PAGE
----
“Women are more commonly affected, with a 2:1 ratio compared to men,” he said.

The typical age of diagnosis is between 30 and 60 years of age. 

“There’s a strong association with other autoimmune disorders,” Chung said, which can complicate the diagnosis process. 

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“About 30% to 40% of SPS patients have type 1 diabetes, and we see higher rates of thyroiditis, vitiligo and pernicious anemia,” the doctor went on.

“This clustering suggests a genetic predisposition to autoimmunity, although we haven’t identified specific genes for SPS.”

Advice for handling a diagnosis

For those who are living with stiff person syndrome, Chung said the best course of action is to get education from reliable sources and to build a strong support network.

“Work closely with a multidisciplinary medical team, be proactive in your treatment and communicate openly with your health care providers,” he advised.

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The doctor also recommended practicing stress-reduction techniques and staying as physically active as safely possible under professional guidance.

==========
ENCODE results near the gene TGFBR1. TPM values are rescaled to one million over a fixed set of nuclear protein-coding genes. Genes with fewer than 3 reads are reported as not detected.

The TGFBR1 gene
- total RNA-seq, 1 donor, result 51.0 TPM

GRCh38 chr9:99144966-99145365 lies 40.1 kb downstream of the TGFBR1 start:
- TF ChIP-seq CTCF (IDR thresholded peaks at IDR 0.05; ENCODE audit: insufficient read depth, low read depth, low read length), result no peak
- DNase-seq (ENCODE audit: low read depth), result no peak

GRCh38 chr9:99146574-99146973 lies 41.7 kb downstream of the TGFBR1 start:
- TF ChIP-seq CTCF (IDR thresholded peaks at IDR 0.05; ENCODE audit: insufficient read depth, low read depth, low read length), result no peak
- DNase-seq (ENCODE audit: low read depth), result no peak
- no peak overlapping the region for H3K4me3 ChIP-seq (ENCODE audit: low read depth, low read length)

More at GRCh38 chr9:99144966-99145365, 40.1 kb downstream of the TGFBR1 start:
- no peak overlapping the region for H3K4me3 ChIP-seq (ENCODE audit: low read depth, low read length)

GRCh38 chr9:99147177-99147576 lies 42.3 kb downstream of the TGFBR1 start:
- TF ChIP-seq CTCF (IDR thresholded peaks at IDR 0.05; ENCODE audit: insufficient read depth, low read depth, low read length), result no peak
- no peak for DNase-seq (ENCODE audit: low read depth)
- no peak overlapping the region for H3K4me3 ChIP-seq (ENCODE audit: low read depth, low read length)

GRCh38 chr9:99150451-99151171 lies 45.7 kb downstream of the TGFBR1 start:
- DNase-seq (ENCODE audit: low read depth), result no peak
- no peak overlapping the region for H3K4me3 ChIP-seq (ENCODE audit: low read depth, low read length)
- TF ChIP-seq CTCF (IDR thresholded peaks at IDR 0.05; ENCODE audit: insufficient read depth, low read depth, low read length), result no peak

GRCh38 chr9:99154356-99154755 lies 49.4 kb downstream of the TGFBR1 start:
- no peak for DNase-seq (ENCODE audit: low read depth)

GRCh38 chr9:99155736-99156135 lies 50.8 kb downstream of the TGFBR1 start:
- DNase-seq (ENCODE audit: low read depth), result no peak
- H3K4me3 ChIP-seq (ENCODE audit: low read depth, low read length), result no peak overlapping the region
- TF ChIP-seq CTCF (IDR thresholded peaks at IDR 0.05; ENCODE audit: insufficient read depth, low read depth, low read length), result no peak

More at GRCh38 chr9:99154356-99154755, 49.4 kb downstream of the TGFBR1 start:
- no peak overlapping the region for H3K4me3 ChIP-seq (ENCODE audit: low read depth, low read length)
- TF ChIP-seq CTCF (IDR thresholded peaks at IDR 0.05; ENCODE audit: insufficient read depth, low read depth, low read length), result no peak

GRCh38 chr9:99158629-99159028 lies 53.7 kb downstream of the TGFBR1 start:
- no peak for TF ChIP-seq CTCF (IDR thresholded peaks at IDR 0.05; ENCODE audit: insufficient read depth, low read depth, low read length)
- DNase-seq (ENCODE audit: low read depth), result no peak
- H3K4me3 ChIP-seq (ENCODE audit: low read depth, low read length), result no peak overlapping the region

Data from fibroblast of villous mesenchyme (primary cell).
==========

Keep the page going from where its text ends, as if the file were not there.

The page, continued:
Wilkey’s best advice: “Don’t try and go it alone.”

He said, “You will drive yourself insane and beat your head against the wall, trying to cope on your own. Connecting with other survivors and developing a solid support system of crucial allies is essential.”

For Robinette, sharing her story has been a helpful coping mechanism.

“It is incredibly empowering to know that you are not alone,” she said.

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“I believe that the more our voices rise, the more chance we all have of being heard.”

Those seeking more information and resources for stiff person syndrome can visit The Stiff Person Syndrome Research Foundation atwww.stiffperson.org.